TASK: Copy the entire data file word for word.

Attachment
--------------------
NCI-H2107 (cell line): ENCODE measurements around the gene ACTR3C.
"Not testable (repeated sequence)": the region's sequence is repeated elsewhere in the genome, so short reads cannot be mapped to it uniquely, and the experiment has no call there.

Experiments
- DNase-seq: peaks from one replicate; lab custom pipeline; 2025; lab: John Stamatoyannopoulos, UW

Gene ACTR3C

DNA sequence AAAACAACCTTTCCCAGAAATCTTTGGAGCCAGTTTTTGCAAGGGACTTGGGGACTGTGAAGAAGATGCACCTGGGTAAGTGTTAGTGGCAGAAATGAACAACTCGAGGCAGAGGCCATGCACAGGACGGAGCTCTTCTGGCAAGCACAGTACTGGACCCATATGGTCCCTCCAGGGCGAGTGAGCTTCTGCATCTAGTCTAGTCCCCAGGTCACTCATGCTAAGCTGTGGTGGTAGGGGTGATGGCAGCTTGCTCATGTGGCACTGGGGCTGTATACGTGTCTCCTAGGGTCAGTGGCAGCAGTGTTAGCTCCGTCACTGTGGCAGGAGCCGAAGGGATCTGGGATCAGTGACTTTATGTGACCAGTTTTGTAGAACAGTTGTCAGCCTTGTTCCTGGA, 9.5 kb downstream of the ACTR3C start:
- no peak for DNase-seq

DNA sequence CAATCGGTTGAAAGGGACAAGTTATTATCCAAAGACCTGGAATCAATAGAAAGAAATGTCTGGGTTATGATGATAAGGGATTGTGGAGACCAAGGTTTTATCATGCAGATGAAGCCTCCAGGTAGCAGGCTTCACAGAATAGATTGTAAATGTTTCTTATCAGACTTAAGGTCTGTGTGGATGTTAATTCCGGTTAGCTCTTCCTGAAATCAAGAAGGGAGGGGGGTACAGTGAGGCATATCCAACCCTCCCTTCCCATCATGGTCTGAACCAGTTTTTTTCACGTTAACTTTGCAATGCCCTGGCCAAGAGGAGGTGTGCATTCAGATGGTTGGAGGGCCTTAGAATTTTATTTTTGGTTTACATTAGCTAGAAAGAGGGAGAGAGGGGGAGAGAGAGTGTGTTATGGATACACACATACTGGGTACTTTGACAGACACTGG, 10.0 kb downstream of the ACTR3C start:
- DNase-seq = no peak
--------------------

NCI-H2107 (cell line): ENCODE measurements around the gene ACTR3C.
"Not testable (repeated sequence)": the region's sequence is repeated elsewhere in the genome, so short reads cannot be mapped to it uniquely, and the experiment has no call there.

Experiments
- DNase-seq: peaks from one replicate; lab custom pipeline; 2025; lab: John Stamatoyannopoulos, UW

Gene ACTR3C

DNA sequence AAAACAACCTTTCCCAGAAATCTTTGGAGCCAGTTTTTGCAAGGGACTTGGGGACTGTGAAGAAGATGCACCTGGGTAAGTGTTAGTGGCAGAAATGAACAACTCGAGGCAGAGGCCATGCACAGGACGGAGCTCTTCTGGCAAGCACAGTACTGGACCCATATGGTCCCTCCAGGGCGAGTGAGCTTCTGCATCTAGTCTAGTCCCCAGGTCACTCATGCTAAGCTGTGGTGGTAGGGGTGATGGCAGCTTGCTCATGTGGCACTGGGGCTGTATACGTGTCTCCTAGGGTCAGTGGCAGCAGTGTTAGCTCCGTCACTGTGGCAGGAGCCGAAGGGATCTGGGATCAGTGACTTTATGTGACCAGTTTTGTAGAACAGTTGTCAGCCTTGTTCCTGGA, 9.5 kb downstream of the ACTR3C start:
- no peak for DNase-seq

DNA sequence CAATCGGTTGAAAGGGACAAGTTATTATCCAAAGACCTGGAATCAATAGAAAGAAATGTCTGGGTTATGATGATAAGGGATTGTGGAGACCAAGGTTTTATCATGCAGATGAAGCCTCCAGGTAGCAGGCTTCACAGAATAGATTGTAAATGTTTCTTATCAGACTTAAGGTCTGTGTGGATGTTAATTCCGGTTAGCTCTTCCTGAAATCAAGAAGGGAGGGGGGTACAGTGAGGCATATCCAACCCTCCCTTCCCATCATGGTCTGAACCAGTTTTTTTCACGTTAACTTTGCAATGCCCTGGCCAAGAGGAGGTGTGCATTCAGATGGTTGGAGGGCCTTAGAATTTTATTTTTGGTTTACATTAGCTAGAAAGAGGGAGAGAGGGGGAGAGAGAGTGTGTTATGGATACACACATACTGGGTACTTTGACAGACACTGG, 10.0 kb downstream of the ACTR3C start:
- DNase-seq = no peak